Also, never say nonsense like "Oh, everyone is on the spectrum these days!", "Who doesn't have autism at least a little?", "It's fashionable now!" or "Autism is a convenient excuse for the lazy" - by this you will only demonstrate your incompetence in the matter. These phrases diminish the daily struggles that a lot of autistic people face. Yes, non-autists might have certain traits, typical for autism (for example, anxiety or difficulty interacting in a social situation), but everybody isn't a little bit autistic, just like everybody isn't a little bit pregnant (even though everybody might have some of the symptoms of pregnancy like nausea and sore back). You either are autistic or you're not. Another analogy: 10 kg overweight and morbid obesity with 200 kg on the scale. Both are overweight, but only one case is a disability. 10 extra kg don't mean "morbid obesity a little bit". The presence of autism features at a level of severity above average (broader autism phenotype, or BAP) is not yet sufficient for a diagnosis to be made. Most often, there are minor impairments in social and communication skills. BAP occurs with an increased frequency in family members of autists, which is associated with the genetic nature of autism. Please watch the short video But we're all on the spectrum somewhere!.
And more about self-diagnosis
"self-diagnosis is NOT seeing something on the internet and diagnosing yourself because you can relate.
self-diagnosis IS knowing you're different and spending countless months and years researching, learning and doubting and exploring both internal and external experiences before even making a decision.
self-diagnosis is NOT reading a Wikipedia page once and deciding you're autistic after relating to a single trait.
self-diagnosis IS connecting with the community and other autistic people, reading and reading about the internal autistic experience rather than just the criteria and connecting the dots from all those years living as an autistic person.
so in that case...
if you are against an autistic person self-diagnosing themselves with autism then it means you believe autistic people need permission from neurotypical people to talk about their own damn lived experience and identity.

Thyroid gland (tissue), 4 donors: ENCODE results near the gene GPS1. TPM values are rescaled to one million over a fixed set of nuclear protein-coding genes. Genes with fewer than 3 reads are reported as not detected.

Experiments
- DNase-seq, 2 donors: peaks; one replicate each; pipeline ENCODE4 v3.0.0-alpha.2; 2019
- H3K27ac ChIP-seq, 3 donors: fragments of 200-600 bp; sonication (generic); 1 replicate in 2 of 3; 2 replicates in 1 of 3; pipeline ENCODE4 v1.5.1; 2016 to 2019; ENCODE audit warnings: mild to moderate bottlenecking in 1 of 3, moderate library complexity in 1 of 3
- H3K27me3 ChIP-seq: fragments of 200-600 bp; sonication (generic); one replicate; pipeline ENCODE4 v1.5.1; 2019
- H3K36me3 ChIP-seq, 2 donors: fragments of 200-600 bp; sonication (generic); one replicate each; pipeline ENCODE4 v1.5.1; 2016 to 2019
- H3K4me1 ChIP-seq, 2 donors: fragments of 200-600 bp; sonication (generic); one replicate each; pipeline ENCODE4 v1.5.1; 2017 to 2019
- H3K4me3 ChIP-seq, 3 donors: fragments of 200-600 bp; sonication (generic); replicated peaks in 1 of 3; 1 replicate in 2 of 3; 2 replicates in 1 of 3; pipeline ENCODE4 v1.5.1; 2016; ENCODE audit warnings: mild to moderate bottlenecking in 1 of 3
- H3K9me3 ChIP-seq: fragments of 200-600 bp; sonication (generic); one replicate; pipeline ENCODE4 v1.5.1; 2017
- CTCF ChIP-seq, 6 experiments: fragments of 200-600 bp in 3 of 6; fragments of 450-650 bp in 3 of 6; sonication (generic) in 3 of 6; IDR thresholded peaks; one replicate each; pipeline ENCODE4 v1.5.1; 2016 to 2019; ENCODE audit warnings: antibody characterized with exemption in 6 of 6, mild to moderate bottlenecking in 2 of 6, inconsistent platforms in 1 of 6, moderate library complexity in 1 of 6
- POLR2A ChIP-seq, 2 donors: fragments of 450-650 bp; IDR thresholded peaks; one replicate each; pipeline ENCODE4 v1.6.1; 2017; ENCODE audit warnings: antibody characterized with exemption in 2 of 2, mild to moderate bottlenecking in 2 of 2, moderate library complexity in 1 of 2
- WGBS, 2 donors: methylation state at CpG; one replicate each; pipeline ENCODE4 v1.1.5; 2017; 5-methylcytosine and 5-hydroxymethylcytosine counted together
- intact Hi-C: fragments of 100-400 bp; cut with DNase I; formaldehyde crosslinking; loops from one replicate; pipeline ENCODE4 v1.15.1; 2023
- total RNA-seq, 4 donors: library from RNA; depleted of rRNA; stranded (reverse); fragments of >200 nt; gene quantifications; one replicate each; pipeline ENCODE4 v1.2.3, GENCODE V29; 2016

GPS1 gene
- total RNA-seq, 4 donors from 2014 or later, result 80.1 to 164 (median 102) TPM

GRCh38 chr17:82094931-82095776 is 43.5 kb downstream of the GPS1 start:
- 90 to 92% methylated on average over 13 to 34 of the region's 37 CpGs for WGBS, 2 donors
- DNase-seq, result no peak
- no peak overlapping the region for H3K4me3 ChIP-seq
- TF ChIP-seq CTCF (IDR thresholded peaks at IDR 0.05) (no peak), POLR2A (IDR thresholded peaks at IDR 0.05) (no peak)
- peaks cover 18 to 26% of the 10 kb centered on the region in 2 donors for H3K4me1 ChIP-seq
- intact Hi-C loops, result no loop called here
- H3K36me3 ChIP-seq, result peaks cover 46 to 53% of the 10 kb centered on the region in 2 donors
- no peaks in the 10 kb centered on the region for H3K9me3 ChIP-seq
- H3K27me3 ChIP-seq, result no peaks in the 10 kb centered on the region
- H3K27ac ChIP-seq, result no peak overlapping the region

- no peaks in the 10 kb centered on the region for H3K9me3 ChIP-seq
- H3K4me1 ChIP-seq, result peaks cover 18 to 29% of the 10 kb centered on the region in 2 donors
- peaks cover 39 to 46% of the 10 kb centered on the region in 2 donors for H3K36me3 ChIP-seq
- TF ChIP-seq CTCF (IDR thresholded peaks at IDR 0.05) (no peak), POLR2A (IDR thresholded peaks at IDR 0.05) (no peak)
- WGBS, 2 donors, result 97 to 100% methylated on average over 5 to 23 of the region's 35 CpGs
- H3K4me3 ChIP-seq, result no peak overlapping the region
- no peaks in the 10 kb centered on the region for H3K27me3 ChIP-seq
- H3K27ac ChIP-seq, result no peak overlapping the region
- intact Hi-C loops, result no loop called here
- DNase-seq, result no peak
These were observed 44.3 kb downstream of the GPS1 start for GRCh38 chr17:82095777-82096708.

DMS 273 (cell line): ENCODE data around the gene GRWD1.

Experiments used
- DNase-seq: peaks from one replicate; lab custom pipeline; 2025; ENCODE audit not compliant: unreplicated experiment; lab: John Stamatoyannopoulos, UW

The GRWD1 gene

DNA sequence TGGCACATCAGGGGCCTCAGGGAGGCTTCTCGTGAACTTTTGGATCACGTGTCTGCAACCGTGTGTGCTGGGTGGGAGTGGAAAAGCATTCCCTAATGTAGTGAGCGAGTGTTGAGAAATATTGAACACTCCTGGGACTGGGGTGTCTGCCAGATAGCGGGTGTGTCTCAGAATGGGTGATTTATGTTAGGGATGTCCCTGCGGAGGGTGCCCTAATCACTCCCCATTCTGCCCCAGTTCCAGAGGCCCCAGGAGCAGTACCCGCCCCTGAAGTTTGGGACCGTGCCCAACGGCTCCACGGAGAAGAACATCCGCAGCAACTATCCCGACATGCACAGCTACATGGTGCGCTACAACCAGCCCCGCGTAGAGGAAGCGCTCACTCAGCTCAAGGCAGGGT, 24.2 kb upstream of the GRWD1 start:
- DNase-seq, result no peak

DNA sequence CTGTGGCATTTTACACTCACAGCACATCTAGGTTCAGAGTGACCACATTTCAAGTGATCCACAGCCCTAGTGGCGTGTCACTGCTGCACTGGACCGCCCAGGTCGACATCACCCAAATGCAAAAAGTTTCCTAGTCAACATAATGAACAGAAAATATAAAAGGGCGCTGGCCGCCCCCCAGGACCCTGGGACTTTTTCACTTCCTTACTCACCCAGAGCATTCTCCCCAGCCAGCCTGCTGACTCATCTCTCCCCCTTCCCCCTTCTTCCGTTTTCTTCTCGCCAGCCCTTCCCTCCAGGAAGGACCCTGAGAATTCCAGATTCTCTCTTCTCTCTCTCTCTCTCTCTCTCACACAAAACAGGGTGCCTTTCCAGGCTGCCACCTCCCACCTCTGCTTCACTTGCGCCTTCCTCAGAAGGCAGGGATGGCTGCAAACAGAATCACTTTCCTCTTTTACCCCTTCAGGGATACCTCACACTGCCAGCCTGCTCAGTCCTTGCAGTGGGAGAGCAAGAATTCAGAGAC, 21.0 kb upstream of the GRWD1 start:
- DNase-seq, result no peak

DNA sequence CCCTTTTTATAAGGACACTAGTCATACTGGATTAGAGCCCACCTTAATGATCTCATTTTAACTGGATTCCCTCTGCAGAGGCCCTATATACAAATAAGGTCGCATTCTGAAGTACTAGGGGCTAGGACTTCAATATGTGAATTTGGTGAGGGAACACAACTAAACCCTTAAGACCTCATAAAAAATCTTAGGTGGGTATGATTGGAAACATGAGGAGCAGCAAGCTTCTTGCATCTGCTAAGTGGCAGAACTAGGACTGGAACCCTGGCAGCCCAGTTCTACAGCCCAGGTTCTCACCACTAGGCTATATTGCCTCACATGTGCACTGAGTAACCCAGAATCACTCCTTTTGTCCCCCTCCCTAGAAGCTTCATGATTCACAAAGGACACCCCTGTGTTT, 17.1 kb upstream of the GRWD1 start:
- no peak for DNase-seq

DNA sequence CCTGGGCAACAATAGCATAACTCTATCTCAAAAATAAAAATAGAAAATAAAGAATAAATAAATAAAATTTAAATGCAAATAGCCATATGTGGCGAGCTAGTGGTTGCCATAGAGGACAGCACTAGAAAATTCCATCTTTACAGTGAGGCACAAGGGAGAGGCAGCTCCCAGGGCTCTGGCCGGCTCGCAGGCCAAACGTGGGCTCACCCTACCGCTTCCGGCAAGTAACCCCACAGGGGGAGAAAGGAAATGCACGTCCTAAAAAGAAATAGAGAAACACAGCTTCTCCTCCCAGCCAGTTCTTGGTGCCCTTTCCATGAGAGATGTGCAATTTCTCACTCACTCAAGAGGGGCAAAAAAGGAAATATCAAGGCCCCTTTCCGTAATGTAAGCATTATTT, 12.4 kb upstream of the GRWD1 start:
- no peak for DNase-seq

you know, the lived experience that they are living every single day? you know, the identity that is THEIR neurology and who they are?
if you only listen when a professional has confirmed it...
that's called ableism."
"let's quit with the shaming of individuals learning about ADHD or autism from TikTok or IG and self-identifying or self-diagnosing, okay?
it doesn't mean it's a phase or a fad or trendy nor does it mean it's actually inaccurate or something everyone does either.
individuals who learn about autism and ADHD from social media are probably getting a more accurate and informed understanding than most professionals...
yes, I said it.
current criteria and education often fails to capture the internal and lived experience of autism and ADHD while instead catering towards NTs by focusing on external or behavioural aspects.
this is because a lot of the dominant research and education on our neurodivergences:
a) is based on the presentation of traits in white, male children.
b) focuses on observable traits rather than the internal experience.
b) remains led by non-autistic and non-ADHD researchers.
learning from other autistic individuals and ADHD-ers through social media should be respected.
neurodivergent individuals should be considered the experts and voices for our own experiences."
Let's be classified?
Autism is traditionally (which does not mean "correctly" at all) divided into low-functioning (LFA) and high-functioning (HFA). Functioning refers to the physical ability to function in society and life in general (including self care skills) with less or more need for support. It is not at all about the quality of brain functioning or the level of suffering (as some people mistakenly perceive this terminology).
• Low-functioning ("deep", "severe", "classic") autists "live in their own world", have enormous difficulties in communicating with the outside world and arranging life, and usually do not speak or speak with difficulty and very poorly (although, sometimes, they write books and make millions on Wall Street). The fact that such people look aloof and poorly responsive to external signals does not mean that they do not understand what is happening or intellectually less developed than you. They need substantial or very substantial support of other people.
• High-functioning ("mild") autists "live in a common world, but in a special way", they are better adapted to life in society. Although their life is fraught with difficulties, they need less support (this is what the official classification says, but it is not always true). From the article Asperger Syndrome: 50 important facts about having "mild" autism: "If you have it "mildly", you're at the awkward midpoint of being "normal enough" for everyone to expect the same from you as everyone else, but "autistic enough" to not always reach those expectations".